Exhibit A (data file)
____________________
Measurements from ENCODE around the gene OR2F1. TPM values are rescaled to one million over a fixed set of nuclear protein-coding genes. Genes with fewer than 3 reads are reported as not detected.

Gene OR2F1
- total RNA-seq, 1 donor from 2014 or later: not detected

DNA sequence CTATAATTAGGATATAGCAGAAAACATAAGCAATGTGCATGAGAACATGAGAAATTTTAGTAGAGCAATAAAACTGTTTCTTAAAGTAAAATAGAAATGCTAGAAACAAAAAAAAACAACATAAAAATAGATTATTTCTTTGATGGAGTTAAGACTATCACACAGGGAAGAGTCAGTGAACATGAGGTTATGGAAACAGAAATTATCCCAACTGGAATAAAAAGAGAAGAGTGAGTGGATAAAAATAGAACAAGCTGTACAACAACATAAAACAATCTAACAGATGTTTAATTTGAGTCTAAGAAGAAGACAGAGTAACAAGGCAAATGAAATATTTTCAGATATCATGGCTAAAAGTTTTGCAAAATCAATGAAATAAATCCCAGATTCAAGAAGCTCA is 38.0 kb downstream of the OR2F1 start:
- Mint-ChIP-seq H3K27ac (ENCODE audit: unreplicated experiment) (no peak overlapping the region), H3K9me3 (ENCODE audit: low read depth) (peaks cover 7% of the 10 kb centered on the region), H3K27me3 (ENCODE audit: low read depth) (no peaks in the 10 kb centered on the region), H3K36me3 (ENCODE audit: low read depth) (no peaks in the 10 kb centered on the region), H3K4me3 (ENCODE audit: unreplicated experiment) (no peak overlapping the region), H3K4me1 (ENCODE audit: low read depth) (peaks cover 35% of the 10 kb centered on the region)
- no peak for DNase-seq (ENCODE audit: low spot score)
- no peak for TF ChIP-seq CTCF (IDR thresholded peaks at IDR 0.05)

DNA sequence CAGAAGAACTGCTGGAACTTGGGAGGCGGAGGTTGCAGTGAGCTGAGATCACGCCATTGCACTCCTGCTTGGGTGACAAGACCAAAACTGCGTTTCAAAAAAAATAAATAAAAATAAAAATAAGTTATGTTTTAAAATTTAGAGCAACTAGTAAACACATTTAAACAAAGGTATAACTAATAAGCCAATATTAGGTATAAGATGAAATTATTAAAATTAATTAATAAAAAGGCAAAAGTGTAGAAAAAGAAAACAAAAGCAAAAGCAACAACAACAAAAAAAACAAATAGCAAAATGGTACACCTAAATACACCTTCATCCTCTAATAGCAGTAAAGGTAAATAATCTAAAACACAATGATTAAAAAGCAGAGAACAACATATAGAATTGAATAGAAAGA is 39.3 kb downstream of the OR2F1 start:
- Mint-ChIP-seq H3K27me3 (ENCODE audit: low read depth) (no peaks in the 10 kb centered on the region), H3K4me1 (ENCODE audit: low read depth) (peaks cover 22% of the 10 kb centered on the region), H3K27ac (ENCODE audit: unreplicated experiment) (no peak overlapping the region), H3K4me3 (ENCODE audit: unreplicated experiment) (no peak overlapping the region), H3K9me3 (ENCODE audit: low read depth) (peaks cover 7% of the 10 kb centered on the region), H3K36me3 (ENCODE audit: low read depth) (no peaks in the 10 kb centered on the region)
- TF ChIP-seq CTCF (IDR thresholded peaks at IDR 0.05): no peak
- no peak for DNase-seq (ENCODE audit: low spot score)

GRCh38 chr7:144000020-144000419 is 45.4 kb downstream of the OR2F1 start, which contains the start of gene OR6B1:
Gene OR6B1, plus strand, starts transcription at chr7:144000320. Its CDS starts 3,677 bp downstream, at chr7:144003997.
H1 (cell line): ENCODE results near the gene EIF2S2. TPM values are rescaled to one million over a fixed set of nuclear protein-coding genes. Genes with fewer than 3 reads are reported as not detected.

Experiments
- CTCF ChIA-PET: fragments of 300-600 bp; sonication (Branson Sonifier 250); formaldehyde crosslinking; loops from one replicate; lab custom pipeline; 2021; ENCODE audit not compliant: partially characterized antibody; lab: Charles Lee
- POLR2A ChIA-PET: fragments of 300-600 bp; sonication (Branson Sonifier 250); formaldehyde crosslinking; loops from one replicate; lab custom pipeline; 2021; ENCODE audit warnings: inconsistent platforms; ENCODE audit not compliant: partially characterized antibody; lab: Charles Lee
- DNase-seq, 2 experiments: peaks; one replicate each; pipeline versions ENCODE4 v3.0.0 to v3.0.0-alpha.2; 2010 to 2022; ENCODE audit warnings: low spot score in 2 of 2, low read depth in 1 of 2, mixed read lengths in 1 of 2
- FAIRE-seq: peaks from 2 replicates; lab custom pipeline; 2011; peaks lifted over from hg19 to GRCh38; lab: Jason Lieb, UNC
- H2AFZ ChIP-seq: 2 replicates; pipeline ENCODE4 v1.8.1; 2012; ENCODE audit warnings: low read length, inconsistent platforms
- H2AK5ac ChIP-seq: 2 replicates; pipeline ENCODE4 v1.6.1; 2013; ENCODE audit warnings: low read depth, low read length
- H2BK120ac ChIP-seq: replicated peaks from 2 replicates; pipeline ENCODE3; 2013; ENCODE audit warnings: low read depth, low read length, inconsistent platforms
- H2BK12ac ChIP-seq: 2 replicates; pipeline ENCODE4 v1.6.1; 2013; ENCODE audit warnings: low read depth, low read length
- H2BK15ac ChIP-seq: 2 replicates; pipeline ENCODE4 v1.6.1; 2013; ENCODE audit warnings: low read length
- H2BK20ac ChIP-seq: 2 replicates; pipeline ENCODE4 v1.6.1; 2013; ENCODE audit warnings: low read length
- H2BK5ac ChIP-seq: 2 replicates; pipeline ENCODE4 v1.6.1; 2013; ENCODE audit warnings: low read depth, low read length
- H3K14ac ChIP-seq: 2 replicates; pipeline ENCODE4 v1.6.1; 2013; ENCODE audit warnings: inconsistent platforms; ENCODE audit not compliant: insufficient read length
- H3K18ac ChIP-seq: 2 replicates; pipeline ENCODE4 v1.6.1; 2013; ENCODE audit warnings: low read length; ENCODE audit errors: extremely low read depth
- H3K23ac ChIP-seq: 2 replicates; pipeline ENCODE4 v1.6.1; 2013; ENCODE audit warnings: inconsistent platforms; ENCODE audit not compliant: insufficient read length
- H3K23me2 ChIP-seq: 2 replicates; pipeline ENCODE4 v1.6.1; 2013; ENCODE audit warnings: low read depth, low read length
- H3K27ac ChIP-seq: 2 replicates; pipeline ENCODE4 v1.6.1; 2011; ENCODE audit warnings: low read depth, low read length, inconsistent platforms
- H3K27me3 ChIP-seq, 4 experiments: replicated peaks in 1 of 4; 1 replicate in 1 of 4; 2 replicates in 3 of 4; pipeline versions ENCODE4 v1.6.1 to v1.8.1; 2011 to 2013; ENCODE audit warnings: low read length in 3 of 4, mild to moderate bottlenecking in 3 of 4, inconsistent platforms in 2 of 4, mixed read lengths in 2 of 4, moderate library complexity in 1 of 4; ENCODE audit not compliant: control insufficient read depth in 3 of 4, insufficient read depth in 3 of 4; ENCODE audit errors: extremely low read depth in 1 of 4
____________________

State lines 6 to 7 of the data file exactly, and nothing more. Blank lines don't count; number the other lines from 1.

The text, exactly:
- no peak for DNase-seq (ENCODE audit: low spot score)
- no peak for TF ChIP-seq CTCF (IDR thresholded peaks at IDR 0.05)